A mammoth undertaking that puts the latest version to shame is Raymond Bernard’s 1932 adaptation of Victor Hugo’s classic novel LES MISERABLES which followed rapidly in the wake of his epic First World War drama LES CROIS DE BOIS (WOODEN CROSSES (1932). With a screen time running to nearly five hours, Bernard’s epic version reflects the original source matter in all its breadth and glory: this is not a film for the faint-hearted but well worth it when time and leisure permits.
There is much to admire about Bernard’s version which followed the style of the historical spectacle; skilfully blending his dramatic narrative with ambitious set design by Lucien Carré and Jean Perrier, cinematography by Jules Kruger and a cast of over fifty characters. Told against the background of 19th France, it traces two decades in the lives of Jean Valjean, the central character, played by the superb Harry Bauer (who sadly was to die in the Second World War) as he attempts to evade the clutches of the unscrupulous Inspecteur Javert (Charles Vanel – The Wages of Fear). Told in three parts: ‘Tempest in a Skull’, ‘The Thenardiers’ and ‘Freedom, Dear Freedom’ , it was filmed in and around Antibes and Nice on the Côte d’Azur.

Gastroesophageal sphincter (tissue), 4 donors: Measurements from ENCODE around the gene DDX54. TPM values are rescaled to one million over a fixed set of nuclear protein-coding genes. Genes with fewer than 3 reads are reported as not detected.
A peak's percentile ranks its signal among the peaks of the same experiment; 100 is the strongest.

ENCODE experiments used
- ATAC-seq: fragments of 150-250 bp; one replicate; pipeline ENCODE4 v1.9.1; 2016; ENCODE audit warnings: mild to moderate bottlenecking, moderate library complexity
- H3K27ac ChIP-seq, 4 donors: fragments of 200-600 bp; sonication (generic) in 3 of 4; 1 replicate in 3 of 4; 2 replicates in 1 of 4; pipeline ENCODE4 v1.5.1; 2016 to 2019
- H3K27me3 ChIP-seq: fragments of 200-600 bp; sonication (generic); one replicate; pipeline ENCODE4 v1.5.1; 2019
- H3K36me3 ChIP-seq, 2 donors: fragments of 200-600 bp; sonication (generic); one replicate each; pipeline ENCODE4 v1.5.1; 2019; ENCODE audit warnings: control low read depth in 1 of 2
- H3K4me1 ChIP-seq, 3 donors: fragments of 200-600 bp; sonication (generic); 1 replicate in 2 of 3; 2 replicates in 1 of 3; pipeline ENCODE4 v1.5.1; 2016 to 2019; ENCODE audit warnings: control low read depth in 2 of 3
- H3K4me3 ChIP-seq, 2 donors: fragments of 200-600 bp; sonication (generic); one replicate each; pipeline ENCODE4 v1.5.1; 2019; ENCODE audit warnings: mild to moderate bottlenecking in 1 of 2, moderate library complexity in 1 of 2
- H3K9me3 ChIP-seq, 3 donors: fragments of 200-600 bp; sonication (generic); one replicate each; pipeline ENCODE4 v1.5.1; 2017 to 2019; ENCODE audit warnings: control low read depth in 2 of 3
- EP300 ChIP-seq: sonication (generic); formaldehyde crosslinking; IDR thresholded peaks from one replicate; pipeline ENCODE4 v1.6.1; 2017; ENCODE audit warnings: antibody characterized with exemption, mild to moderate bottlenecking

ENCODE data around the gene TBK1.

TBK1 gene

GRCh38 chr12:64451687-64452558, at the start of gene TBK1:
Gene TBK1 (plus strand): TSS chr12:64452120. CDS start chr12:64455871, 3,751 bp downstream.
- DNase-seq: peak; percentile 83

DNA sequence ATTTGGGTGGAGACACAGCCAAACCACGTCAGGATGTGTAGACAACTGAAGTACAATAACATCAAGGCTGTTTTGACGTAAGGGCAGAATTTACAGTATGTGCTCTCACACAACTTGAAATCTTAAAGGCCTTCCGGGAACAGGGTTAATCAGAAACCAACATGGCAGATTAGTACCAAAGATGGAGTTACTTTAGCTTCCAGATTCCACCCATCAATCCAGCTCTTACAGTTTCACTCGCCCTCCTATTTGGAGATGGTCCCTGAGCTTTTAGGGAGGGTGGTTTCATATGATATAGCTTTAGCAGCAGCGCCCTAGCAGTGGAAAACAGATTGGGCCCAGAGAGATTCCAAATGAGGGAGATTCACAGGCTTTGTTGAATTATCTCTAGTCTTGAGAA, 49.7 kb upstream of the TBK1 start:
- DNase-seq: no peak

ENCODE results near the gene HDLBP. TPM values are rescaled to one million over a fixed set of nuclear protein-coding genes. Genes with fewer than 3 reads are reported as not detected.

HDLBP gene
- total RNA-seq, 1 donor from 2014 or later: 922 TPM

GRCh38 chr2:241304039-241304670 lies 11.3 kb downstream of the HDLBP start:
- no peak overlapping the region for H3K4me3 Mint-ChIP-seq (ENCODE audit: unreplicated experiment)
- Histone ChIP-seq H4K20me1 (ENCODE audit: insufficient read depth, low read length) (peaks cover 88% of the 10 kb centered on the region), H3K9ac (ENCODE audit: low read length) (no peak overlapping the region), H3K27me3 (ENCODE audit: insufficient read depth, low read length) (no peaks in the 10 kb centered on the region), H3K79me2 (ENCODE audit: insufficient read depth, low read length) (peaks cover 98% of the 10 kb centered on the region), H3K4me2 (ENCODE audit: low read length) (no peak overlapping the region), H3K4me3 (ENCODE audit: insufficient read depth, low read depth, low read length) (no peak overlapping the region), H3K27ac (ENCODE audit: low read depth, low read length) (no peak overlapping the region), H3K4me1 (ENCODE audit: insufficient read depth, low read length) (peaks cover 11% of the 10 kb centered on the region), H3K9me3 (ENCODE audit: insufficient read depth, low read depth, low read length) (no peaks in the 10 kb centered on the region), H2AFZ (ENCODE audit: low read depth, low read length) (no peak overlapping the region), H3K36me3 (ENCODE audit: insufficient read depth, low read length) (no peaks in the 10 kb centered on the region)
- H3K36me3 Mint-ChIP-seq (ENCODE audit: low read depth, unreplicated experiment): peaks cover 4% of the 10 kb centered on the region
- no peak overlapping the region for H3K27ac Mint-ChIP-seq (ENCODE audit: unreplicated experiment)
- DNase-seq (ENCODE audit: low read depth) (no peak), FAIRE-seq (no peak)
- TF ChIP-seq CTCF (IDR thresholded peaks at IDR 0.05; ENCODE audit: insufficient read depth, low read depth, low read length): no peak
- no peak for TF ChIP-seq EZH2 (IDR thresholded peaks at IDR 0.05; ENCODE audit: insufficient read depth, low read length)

SPECIAL FEATURES including:
• New presentation of the film in its complete length from the new Pathé 4K digital restoration
• 40-PAGE BOOKLET with new and vintage writing, rare archival material, and more!
• A host of additional extras to be announced
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AVAILABLE FROM 8 DECEMBER 2014 Amazon (Blu-ray) http://amzn.to/1BD7oS1 Amazon (DVD) http://amzn.to/1pKUxGC